Includes questions about the school route for children and adults in a brief checklist. Questions focus on children's experience walking to school, including driver behavior and physical conditions, as well as their reasons for choosing a particular mode of transportation to school.
Addresses school population characteristics, physical setting, transportation and education issues, and traffic enforcement strategies. An introduction, glossary, instructions, and other supporting materials are included. Some of the information is Colorado-specific.
SAFE ROUTES to SCHOOL START-UP CHECKLIST
Example of a form letter or resolution for governmental support of a local Safe Routes to School program?
International Walk to School Day started in Britain in 1994 and has since grown to over 42 countries. It came to the U.S. in 1997 when the Partnership for a Walkable America launched its first walk in Chicago. Later that year, Los Angeles held a walk. Walk To School Week acquired its own dedicated week in mid-May in Great Britain. Click here for more on the history
Stop + Walk encourages parents driving to school to drop-off or pick-up their children 2-4 blocks away from school. This allows students to walk the rest of the way and get some exercise. Stop + Walk targets traffic congestion around schools. By having more students walk to school, we decrease traffic congestion and pollution around the school and increase physical activity and student safety. More information is at http://www.saferoutesportland.org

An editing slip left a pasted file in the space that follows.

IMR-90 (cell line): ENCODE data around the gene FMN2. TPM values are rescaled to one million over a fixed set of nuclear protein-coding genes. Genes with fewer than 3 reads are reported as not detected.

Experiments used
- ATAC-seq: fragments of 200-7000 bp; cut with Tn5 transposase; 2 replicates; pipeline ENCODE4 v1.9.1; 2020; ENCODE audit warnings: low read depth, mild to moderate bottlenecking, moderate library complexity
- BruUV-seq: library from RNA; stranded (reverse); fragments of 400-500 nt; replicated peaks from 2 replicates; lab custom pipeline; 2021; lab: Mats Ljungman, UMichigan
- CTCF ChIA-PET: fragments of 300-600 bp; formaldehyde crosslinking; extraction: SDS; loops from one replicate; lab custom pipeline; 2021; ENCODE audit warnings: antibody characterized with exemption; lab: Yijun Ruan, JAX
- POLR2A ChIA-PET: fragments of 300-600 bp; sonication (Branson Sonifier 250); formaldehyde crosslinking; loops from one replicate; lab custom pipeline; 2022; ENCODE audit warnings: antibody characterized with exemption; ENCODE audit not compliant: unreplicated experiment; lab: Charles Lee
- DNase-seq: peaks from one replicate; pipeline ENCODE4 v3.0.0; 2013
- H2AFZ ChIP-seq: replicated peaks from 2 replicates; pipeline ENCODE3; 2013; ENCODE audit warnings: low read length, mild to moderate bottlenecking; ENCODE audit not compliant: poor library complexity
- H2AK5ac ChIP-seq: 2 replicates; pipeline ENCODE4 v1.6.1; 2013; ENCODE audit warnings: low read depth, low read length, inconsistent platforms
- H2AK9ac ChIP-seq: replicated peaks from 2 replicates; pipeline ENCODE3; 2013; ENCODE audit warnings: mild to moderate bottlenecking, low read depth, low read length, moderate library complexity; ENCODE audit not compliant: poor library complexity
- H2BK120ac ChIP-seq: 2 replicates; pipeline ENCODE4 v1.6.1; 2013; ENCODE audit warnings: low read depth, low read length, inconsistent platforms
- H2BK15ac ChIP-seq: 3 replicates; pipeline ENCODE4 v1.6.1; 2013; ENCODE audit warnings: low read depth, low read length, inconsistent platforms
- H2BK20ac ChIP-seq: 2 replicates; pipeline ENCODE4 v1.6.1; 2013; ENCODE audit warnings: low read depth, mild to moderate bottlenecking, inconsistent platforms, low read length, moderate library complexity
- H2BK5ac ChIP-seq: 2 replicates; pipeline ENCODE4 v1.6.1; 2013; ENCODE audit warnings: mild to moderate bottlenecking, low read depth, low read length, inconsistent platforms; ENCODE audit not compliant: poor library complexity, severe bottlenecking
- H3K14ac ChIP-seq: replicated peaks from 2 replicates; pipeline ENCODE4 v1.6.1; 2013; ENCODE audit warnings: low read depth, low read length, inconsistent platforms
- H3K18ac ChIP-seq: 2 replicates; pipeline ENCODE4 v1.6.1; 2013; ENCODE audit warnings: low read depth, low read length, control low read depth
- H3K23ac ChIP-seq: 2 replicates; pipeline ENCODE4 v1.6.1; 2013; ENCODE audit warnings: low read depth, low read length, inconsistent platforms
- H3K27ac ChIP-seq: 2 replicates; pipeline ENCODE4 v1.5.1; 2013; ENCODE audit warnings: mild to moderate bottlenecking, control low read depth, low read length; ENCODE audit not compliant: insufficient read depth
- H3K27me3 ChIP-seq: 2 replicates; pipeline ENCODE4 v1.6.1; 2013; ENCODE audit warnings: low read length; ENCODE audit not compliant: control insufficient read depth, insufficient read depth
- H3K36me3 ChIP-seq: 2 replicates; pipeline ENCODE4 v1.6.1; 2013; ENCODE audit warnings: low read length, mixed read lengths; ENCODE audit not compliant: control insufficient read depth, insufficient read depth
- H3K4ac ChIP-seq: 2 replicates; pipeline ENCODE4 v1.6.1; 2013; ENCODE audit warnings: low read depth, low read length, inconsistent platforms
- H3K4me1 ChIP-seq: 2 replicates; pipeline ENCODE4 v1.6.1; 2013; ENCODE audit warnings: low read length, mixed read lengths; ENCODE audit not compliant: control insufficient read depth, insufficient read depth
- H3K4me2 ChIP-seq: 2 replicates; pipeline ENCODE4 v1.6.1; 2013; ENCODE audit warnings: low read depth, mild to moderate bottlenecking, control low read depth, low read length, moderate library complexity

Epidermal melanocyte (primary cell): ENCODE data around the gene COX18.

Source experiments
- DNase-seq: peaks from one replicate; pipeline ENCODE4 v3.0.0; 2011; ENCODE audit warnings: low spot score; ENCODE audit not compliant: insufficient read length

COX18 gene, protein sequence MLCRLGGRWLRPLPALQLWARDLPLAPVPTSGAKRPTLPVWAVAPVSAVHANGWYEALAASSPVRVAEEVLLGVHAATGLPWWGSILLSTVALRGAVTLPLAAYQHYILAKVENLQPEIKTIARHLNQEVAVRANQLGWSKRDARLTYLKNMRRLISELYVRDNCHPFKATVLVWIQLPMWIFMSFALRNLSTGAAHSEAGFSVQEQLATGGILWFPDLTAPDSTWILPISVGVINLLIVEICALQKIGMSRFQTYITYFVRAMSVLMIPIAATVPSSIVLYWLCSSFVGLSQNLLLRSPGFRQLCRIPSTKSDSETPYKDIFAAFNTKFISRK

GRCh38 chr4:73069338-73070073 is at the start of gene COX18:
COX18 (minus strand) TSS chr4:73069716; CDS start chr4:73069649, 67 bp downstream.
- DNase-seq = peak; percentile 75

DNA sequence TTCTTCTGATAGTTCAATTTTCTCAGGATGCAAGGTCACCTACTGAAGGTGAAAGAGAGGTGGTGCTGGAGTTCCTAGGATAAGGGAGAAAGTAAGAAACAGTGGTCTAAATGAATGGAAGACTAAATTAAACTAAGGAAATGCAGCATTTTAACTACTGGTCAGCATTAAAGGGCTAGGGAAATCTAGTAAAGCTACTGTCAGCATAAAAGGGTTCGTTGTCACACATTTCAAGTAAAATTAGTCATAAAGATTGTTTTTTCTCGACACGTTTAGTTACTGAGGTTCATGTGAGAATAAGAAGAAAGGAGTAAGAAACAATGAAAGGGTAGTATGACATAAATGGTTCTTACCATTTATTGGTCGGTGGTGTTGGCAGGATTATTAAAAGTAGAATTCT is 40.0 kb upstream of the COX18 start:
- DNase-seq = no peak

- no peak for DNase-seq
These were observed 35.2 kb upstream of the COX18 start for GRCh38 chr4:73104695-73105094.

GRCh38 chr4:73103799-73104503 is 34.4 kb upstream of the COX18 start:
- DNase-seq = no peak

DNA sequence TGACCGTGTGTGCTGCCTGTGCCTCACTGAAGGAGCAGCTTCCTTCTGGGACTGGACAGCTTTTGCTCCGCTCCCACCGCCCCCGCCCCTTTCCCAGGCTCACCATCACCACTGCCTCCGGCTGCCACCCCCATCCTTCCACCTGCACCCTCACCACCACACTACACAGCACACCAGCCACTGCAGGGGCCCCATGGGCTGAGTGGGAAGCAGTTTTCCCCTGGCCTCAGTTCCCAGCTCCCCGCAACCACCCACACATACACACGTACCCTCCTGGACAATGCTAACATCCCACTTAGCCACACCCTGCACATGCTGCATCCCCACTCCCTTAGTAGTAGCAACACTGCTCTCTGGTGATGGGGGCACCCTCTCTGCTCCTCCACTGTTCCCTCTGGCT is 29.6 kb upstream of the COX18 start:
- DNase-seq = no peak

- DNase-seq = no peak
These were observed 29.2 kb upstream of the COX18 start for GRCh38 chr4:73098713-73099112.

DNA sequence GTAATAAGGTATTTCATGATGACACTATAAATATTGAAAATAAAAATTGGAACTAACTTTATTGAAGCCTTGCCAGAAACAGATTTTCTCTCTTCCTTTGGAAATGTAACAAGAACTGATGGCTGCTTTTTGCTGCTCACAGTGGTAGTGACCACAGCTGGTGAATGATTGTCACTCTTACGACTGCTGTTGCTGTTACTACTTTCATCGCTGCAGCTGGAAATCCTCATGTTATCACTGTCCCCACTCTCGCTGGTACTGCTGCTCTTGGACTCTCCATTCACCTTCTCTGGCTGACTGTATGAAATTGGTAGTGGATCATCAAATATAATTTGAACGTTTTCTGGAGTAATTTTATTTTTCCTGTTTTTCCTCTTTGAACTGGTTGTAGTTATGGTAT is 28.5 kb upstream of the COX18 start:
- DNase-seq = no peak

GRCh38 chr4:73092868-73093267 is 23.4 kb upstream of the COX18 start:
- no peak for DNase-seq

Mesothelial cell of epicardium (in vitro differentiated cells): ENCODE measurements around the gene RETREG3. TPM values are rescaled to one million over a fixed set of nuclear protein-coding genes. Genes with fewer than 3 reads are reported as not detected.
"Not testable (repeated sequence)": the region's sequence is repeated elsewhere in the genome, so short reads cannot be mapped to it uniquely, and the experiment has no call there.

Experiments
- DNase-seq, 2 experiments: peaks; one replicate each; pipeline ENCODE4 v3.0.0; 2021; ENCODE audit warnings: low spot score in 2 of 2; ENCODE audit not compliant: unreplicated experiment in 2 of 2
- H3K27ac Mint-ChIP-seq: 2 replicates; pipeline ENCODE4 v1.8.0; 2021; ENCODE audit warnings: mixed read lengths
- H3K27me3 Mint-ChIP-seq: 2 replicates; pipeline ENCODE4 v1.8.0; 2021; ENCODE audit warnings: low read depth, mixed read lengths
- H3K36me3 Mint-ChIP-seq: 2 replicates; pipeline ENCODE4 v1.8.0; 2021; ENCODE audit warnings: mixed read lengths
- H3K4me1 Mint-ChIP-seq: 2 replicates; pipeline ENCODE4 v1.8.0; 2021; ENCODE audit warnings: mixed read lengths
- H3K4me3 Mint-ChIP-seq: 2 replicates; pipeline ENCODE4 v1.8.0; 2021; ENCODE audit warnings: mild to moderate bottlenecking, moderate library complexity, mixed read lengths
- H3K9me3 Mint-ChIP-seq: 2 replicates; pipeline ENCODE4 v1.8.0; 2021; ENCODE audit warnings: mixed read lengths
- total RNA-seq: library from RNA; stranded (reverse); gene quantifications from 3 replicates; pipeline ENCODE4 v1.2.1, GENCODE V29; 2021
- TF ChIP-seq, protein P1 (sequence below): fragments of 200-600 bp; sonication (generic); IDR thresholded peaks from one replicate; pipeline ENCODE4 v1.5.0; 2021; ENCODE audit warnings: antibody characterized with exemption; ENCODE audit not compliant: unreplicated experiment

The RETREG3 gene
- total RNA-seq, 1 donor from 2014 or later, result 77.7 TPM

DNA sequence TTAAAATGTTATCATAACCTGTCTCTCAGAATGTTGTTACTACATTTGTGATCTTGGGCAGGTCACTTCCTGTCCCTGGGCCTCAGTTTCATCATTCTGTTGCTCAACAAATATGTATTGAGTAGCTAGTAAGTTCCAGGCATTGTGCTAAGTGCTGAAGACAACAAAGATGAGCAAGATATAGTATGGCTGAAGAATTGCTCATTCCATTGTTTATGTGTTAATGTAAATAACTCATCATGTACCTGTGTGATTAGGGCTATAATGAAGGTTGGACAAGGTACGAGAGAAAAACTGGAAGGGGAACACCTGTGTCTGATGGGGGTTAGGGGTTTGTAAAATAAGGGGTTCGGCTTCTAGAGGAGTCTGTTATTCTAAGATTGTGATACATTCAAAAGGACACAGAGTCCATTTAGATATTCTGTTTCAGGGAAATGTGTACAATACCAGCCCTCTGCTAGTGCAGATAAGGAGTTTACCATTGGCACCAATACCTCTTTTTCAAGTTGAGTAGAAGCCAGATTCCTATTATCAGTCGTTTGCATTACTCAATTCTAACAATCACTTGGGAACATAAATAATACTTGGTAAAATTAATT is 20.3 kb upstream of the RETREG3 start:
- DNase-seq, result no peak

During the fall 2008 school year at Pawnee Elementary School in the City of Overland Park, KS, students will have a new bus stop to wait at -- the pick-up area for the Walking School Bus.
In October 2008, the Kansas Department of Transportation (KDOT) notified the City of Overland Park that it received a Safe Routes to School (SRTS) non-infrastructure grant for $14,525 to hire an SRTS coordinator
Roosevelt Middle School and the surrounding community of Eugene, Oregon, have successfully developed a team of community organizations committed to providing Safe Routes to School (SRTS) for children.
Before Congress passed the SAFETEA-LU transportation legislation in 2005, the Las Cruces Metropolitan Planning Organization (MPO) in Las Cruces, NM, adopted Safe Routes to School (SRTS) policies into its transportation plan. "We actually started on the SRTS project prior to the state's SRTS program getting started," said Andy Hume, associate planner for the MPO. "We wrote one of the first action plans in the state."